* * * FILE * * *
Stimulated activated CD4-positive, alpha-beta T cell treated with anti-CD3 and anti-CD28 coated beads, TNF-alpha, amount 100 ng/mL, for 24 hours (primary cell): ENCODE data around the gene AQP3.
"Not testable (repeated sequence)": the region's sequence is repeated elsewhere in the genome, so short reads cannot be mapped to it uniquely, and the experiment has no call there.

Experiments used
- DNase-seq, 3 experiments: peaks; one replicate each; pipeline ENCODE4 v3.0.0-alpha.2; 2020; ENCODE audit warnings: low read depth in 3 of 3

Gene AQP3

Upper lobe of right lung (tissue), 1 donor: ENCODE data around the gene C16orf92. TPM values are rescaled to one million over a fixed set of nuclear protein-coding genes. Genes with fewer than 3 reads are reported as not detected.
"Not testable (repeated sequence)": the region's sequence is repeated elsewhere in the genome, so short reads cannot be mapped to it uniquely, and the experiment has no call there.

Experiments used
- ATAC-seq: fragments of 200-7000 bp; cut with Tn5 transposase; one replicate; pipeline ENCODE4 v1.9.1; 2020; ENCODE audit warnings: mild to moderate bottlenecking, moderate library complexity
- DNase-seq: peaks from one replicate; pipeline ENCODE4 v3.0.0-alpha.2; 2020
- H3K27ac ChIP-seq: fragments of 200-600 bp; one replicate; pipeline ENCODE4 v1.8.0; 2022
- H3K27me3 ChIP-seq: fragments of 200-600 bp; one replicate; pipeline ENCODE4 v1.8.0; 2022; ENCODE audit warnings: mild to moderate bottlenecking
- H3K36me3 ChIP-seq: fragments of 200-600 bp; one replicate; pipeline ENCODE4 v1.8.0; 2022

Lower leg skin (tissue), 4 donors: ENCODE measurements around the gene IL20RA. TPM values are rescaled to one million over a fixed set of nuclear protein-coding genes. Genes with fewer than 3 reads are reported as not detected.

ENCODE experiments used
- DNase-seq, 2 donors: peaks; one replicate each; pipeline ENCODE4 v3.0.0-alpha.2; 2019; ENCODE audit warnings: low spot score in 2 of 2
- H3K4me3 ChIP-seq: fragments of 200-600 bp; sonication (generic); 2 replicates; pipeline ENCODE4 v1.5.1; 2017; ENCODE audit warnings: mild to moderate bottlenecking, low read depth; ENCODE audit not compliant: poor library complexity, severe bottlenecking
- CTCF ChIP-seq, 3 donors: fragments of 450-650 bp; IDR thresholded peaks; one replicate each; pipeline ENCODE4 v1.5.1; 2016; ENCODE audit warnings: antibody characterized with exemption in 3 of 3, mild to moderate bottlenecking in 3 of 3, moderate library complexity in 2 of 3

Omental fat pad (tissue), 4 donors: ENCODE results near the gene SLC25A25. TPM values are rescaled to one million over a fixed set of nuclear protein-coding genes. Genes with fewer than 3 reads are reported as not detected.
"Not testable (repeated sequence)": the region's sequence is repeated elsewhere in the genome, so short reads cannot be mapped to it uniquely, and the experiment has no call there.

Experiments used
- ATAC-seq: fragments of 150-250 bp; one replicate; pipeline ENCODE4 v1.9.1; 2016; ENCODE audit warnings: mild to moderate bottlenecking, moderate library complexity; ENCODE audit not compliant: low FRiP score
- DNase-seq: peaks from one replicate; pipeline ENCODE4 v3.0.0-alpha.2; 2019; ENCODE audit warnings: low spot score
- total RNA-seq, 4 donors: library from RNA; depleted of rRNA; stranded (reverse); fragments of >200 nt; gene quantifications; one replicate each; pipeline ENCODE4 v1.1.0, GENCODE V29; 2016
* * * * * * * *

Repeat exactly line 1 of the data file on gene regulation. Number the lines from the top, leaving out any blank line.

Stimulated activated CD4-positive, alpha-beta T cell treated with anti-CD3 and anti-CD28 coated beads, TNF-alpha, amount 100 ng/mL, for 24 hours (primary cell): ENCODE data around the gene AQP3.